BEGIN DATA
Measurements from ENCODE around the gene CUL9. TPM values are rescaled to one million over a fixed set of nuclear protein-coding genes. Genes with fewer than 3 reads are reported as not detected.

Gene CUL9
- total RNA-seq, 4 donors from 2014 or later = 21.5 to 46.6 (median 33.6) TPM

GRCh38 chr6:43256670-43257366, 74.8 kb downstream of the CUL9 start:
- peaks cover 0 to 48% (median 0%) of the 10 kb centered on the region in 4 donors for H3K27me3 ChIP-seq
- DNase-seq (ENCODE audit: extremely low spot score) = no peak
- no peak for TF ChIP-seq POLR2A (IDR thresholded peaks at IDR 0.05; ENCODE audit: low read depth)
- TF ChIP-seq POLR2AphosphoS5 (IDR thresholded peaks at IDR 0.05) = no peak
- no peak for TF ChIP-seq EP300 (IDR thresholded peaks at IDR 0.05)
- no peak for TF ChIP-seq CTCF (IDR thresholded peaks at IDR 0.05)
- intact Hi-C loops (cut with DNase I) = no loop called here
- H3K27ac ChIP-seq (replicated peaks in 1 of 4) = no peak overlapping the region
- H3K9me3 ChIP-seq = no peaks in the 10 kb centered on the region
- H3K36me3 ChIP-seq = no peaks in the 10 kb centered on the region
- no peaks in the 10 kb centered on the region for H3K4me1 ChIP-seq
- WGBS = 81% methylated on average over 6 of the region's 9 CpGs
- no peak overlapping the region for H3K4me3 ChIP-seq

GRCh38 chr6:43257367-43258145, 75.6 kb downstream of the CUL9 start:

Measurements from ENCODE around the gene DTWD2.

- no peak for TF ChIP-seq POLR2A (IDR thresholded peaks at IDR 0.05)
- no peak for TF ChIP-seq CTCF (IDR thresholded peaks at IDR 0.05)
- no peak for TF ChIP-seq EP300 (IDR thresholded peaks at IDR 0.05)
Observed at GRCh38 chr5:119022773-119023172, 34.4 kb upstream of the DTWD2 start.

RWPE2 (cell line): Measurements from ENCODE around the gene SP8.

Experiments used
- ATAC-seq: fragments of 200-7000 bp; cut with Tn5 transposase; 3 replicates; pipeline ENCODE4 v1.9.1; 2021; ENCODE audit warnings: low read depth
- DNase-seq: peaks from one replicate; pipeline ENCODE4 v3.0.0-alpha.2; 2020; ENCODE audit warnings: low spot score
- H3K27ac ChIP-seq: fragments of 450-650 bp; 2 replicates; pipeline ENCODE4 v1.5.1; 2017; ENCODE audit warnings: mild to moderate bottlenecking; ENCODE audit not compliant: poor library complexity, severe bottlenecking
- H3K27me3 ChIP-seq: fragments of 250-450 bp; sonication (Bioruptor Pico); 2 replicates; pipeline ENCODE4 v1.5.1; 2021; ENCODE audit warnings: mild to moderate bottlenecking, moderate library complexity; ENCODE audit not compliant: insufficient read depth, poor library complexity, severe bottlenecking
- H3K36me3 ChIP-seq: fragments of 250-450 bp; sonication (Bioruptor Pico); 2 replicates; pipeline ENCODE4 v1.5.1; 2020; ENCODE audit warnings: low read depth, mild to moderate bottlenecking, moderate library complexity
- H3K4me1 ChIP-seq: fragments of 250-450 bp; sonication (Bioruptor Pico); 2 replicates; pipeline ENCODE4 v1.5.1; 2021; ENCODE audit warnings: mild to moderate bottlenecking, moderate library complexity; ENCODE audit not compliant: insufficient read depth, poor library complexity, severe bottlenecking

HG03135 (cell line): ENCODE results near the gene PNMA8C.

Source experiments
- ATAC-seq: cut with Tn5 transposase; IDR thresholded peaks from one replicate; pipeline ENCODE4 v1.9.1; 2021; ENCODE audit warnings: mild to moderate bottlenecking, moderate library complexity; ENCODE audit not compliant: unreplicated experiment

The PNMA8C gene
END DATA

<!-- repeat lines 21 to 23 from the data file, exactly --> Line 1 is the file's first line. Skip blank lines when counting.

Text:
- no peak for TF ChIP-seq CTCF (IDR thresholded peaks at IDR 0.05)
- no peak for TF ChIP-seq EP300 (IDR thresholded peaks at IDR 0.05)
Observed at GRCh38 chr5:119022773-119023172, 34.4 kb upstream of the DTWD2 start.